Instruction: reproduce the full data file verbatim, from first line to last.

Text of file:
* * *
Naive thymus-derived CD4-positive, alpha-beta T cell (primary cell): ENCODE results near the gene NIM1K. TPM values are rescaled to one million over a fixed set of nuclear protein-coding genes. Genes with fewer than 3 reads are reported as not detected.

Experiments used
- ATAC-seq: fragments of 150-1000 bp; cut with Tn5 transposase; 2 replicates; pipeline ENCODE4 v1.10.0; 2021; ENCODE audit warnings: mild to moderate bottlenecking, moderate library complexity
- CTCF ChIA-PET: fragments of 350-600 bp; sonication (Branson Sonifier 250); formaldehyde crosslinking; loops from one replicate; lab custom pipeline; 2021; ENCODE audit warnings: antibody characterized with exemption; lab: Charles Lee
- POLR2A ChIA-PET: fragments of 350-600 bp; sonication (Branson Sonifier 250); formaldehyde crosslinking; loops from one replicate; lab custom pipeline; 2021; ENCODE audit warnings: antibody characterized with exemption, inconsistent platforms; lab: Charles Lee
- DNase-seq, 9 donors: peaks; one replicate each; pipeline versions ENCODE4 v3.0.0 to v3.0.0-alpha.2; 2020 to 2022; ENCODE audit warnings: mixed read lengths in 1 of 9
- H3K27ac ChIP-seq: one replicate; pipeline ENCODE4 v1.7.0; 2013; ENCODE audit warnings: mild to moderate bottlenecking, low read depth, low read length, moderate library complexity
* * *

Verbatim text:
Naive thymus-derived CD4-positive, alpha-beta T cell (primary cell): ENCODE results near the gene NIM1K. TPM values are rescaled to one million over a fixed set of nuclear protein-coding genes. Genes with fewer than 3 reads are reported as not detected.

Experiments used
- ATAC-seq: fragments of 150-1000 bp; cut with Tn5 transposase; 2 replicates; pipeline ENCODE4 v1.10.0; 2021; ENCODE audit warnings: mild to moderate bottlenecking, moderate library complexity
- CTCF ChIA-PET: fragments of 350-600 bp; sonication (Branson Sonifier 250); formaldehyde crosslinking; loops from one replicate; lab custom pipeline; 2021; ENCODE audit warnings: antibody characterized with exemption; lab: Charles Lee
- POLR2A ChIA-PET: fragments of 350-600 bp; sonication (Branson Sonifier 250); formaldehyde crosslinking; loops from one replicate; lab custom pipeline; 2021; ENCODE audit warnings: antibody characterized with exemption, inconsistent platforms; lab: Charles Lee
- DNase-seq, 9 donors: peaks; one replicate each; pipeline versions ENCODE4 v3.0.0 to v3.0.0-alpha.2; 2020 to 2022; ENCODE audit warnings: mixed read lengths in 1 of 9
- H3K27ac ChIP-seq: one replicate; pipeline ENCODE4 v1.7.0; 2013; ENCODE audit warnings: mild to moderate bottlenecking, low read depth, low read length, moderate library complexity